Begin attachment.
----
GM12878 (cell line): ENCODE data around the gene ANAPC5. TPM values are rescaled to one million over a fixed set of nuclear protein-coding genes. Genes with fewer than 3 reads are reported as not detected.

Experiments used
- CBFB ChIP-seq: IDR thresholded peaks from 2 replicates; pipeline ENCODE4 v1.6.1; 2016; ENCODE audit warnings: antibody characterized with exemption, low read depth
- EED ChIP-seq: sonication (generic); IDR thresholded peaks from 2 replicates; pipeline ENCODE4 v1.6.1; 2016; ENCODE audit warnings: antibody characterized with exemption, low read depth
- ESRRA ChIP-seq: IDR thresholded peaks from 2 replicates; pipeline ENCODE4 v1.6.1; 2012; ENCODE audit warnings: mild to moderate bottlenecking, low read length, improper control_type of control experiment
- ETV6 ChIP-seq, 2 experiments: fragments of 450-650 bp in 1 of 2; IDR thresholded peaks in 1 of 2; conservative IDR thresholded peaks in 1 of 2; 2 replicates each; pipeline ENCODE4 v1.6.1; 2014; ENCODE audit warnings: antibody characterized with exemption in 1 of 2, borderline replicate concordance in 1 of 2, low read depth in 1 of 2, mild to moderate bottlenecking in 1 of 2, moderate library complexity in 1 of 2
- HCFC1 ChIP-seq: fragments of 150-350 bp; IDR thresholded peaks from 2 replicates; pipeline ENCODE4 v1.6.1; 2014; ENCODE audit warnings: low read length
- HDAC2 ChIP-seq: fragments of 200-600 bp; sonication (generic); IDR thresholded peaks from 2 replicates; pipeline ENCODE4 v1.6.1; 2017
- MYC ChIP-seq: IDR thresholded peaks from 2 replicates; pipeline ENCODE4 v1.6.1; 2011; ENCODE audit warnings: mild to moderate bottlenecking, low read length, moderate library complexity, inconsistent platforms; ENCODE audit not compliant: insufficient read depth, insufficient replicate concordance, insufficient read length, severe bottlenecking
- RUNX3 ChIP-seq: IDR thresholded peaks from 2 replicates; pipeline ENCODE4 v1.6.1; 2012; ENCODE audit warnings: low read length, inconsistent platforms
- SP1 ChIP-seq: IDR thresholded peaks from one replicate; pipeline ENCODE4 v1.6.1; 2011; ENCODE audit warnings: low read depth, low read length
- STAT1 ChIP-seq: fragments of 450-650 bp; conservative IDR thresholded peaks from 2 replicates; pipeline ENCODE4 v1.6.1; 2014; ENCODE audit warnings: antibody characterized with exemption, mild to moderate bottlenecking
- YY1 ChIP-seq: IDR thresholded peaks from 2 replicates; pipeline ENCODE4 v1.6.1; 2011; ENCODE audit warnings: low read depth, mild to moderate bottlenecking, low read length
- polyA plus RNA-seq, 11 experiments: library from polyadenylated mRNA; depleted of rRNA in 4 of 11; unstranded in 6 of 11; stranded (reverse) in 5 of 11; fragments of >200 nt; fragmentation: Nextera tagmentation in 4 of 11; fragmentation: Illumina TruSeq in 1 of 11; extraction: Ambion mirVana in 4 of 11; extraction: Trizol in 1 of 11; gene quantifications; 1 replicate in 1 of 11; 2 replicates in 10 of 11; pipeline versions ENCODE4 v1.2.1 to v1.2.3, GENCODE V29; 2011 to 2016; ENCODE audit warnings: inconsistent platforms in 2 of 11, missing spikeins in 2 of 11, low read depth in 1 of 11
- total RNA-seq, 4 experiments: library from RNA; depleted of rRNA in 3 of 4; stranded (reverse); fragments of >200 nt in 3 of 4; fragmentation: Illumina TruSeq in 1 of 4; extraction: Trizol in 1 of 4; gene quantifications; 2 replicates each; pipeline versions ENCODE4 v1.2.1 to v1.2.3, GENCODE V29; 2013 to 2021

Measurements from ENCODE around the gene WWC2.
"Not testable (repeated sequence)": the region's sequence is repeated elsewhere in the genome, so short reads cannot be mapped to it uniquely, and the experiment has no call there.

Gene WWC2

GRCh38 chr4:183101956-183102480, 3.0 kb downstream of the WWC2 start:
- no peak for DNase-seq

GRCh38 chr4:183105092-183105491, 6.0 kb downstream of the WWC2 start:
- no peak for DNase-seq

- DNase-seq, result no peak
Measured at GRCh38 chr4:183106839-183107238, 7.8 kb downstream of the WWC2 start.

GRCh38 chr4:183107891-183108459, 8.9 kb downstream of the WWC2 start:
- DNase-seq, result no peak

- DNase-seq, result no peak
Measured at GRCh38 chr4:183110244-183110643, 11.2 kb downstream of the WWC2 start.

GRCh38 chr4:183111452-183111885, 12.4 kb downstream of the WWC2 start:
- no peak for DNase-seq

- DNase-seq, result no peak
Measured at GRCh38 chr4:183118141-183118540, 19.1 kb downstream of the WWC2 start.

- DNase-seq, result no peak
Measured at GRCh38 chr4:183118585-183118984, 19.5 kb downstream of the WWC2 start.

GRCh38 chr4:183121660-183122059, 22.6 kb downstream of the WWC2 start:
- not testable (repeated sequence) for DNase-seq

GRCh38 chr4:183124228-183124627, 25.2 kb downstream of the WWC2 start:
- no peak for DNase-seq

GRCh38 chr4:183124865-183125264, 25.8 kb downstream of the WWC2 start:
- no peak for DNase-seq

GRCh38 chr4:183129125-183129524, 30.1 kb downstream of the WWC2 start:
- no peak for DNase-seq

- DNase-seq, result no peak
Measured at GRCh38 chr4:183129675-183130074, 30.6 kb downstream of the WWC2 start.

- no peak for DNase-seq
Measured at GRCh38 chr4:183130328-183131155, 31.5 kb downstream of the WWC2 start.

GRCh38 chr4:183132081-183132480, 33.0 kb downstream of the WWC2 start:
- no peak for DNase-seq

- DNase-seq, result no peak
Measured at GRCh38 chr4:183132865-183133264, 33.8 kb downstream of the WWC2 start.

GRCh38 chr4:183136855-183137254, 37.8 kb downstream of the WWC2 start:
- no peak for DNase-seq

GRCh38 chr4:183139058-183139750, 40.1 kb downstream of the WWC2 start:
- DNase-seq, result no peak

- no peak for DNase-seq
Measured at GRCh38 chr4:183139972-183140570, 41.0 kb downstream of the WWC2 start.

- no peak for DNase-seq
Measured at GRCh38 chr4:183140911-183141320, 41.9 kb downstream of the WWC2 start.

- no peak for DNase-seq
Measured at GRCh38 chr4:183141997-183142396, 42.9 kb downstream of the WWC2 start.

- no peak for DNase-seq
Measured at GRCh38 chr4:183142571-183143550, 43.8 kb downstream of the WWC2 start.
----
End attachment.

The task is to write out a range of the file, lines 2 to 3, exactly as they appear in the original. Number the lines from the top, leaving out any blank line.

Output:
Experiments used
- CBFB ChIP-seq: IDR thresholded peaks from 2 replicates; pipeline ENCODE4 v1.6.1; 2016; ENCODE audit warnings: antibody characterized with exemption, low read depth